Her dark face and Black features proliferate in every corner of the earth; in churches and homes; on shrines; and in the private psyche of people who look nothing like her. She is the Black Madonna, also known as the Virgin Mary.

She is not as well-known or prayed to in the United States, possibly because of racist ideals and Westernized traditions, but the Black Madonna is typically the woman who represents the godmother, goddess, and queen mother of the earth and of salvation.

The Black Madonna is a Black or dark brown-skinned mother and child, resembling the more common images of Mother Mary and infant child Jesus, sometimes with European or African features. Usually the pair is painted or sculpted free standing or seated on an elaborate throne. Catholics usually reverence the mother and child with a passing prayer or shrine of candles, incense and other sacred gifts.

For years, historians have speculated as to why the Virgin Mary is depicted with dark skin, as if the image needed an explanation. Theories about the mother’s dark complexion continue to circulate; some claim time or other damaging forces have turned her skin Black. Others affirm she descended from pre-Christian ancient African traditions.

Rev. Matthew Fox, a spiritual lecturer, professor, and author of more than 28 books tells the story of his first encounter with the Black Madonna in France:
“I stood before the statue of the Black Madonna and was quite mesmerized. ‘What is this? Who is this?’ I asked myself. A French woman came by, and I quizzed her about it. The answer was as follows. ‘Oh, this is a statue that turned black over the years because of the number of candles burning around it,’ she declared. I didn’t believe her. It made no sense. I looked carefully and saw no excessive candle (residue) around the statue.”
The French woman’s claim is not an uncommon petition. In fact, some theorists concluded soot from burning candles at the shrine of Black Madonna paintings have turned a pale-faced Virgin Mary into a dark-skinned Black woman and child. Yet evidence suggests it has been the artist’s intention to paint a dark-skinned Mary and Jesus.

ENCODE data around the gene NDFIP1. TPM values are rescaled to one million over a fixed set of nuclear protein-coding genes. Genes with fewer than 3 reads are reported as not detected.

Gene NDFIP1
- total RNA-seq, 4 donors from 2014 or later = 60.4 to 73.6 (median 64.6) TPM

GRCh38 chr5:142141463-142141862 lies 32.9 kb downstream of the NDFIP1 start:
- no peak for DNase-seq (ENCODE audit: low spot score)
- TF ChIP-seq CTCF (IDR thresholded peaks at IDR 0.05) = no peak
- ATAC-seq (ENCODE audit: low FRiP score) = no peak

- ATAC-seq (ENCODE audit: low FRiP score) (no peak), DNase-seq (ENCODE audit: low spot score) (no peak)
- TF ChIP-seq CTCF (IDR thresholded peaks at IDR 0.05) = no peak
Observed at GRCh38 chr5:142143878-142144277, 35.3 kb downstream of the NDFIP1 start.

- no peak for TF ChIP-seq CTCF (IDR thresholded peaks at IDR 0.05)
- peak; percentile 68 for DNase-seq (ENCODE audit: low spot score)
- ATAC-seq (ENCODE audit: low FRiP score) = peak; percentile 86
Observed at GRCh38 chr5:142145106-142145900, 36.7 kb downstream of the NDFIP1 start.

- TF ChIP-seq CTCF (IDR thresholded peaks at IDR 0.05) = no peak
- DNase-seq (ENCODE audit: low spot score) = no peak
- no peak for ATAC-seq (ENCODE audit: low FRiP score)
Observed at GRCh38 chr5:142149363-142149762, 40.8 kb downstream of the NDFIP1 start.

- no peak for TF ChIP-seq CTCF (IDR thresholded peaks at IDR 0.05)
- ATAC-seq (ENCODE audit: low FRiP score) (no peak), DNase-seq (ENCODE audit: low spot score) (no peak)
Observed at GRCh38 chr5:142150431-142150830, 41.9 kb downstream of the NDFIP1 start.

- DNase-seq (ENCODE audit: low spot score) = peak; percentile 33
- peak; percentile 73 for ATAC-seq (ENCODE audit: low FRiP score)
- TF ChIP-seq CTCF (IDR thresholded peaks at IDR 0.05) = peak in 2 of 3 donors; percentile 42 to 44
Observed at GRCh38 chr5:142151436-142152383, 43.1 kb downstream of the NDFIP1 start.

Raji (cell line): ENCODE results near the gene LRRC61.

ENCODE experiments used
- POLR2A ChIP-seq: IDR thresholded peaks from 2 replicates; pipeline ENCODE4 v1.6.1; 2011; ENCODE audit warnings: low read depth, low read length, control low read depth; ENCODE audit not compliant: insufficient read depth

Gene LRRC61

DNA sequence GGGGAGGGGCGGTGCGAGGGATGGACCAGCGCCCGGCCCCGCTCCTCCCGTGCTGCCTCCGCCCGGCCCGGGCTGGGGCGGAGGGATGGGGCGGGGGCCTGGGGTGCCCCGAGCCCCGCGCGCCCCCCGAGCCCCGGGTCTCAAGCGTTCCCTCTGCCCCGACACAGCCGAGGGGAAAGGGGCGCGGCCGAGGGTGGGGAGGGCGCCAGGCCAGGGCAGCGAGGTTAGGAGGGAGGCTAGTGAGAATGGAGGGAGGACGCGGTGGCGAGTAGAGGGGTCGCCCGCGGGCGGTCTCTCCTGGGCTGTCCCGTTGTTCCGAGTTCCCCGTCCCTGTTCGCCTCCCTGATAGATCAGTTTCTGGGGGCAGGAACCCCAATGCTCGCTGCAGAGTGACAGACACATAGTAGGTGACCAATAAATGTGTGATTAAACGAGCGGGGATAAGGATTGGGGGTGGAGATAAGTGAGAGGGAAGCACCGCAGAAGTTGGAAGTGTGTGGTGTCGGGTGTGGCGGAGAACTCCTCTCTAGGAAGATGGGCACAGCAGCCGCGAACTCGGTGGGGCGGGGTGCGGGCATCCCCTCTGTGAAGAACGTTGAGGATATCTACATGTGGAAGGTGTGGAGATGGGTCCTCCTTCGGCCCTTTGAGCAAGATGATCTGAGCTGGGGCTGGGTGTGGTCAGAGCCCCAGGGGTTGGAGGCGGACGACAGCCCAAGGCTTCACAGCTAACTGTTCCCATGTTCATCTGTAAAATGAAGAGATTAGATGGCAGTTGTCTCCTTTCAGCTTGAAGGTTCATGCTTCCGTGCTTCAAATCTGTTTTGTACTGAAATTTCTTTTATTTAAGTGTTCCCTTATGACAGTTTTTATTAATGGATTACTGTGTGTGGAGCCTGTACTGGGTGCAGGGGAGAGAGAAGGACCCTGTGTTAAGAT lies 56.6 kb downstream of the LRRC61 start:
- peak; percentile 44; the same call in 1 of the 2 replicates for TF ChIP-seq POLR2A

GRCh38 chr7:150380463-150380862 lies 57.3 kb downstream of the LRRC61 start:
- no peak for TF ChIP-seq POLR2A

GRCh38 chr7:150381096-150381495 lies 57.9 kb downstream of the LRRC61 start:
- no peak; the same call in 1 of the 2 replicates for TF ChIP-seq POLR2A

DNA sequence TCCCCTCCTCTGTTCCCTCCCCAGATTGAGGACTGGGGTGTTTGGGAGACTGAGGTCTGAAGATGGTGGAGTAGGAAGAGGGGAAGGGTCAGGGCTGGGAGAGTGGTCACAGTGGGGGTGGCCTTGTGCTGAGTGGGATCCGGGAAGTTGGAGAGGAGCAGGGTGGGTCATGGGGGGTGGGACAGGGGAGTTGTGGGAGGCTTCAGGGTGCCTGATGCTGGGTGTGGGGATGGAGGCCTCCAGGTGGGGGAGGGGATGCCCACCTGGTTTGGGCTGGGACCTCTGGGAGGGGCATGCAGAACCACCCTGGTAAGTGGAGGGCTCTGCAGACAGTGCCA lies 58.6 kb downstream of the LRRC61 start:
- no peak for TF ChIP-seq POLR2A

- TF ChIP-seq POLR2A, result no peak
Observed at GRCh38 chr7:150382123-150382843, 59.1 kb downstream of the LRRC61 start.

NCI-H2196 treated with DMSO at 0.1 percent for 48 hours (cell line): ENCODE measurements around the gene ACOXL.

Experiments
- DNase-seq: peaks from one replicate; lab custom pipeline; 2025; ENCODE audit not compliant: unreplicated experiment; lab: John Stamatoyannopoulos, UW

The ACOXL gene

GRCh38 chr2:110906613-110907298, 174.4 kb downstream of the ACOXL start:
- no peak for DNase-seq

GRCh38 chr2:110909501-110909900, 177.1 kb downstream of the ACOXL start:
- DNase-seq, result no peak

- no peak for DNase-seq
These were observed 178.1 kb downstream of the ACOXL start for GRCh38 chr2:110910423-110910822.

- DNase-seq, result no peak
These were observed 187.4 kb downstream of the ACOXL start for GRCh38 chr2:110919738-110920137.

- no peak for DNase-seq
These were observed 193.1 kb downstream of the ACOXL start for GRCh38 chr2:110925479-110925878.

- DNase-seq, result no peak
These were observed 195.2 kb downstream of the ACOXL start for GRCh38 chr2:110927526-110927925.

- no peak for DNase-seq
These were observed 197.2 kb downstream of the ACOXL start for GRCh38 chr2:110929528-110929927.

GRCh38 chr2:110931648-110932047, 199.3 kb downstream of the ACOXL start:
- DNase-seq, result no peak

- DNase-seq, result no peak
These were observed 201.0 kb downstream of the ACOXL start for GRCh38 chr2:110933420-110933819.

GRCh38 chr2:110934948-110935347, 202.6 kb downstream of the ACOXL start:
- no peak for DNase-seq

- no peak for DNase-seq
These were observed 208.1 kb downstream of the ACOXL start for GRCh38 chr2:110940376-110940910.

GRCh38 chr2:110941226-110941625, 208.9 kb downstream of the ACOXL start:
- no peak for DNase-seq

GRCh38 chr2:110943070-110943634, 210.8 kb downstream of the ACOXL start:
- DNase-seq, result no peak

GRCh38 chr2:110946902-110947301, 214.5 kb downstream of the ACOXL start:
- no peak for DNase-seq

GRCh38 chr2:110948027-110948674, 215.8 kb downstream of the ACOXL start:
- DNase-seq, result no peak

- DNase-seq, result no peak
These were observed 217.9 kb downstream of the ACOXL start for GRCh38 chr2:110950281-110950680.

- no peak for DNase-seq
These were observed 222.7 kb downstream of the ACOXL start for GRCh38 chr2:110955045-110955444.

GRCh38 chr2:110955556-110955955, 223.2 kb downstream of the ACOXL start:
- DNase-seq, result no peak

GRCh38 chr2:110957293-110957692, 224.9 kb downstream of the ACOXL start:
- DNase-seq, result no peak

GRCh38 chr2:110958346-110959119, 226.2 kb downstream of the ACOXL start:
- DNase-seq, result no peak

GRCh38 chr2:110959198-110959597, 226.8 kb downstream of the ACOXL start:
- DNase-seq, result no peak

Fox goes on to say the story is simply a product of ignorance and racism.

Early sculptures of the Black Madonna were crafted out of black ebony wood. Scientists have questioned whether or not the wood was symbolic or if it was chosen out of convenience.

Other theories state the depiction has been simply molded in response to a line of Biblical Old Testament text Song of Solomon 1:5: “I am Black but comely, O daughters of Jerusalem …” The line is commonly found inscribed on Black Madonna sculptures.

Ancient African traditions suggest, however, that the Madonna comes from the Egyptian queen mother, Auset, and son, Heru, whose images and story predates Christianity.

Lucia Birnbaum, a cultural historian and author of “Dark Mother: African Origins and Godmothers” writes in her book that the mother of civilization is African.

“Belief in the African origin of world civilization; a civilization centered on a dark mother, was widely held in the ancient world, up until the first centuries of the common epoch, when clerical and secular authorities destroyed her images and attempted to suppress her memory.”
She also writes that according to archeological evidence found in caves around 50,000 B.C., migrant Africans left evidence of the divine mother on the walls of caves and cliffs.

Today, her presence is known in Italy, Ireland, Belgium, Croatia, Ecuador, Mexico, and even interwoven in the fabric of Eastern religions in China, India and Nepal. The Black Madonna of Czestochowa, Poland, is the country’s national shrine to the Virgin Mary.

However, racial cover-ups continue to deny the Black Virgin’s African roots. Many lingering images of her have been destroyed, lightened or repainted to cover up her Black skin. Yet some prominent depictions such as the Our Lady of Guadalupe statue in Spain remind the world of her existence.
In the 21st century, scholars and religious leaders are still scrambling to understand the Black Madonna’s significance. While dark is commonly associated with negativity and evil, some are reassured that her dark skin represents power, fertility, peace and harmony.

Fox says she, “calls us to the darkness … darkness is something we need to get used to again; the ‘Enlightenment’ has deceived us into being afraid of the dark and distant from it.” He suggests her dark color calls those who pray to her to reach into the innermost parts of the soul, reach into the depths of the human essence and flee superficiality.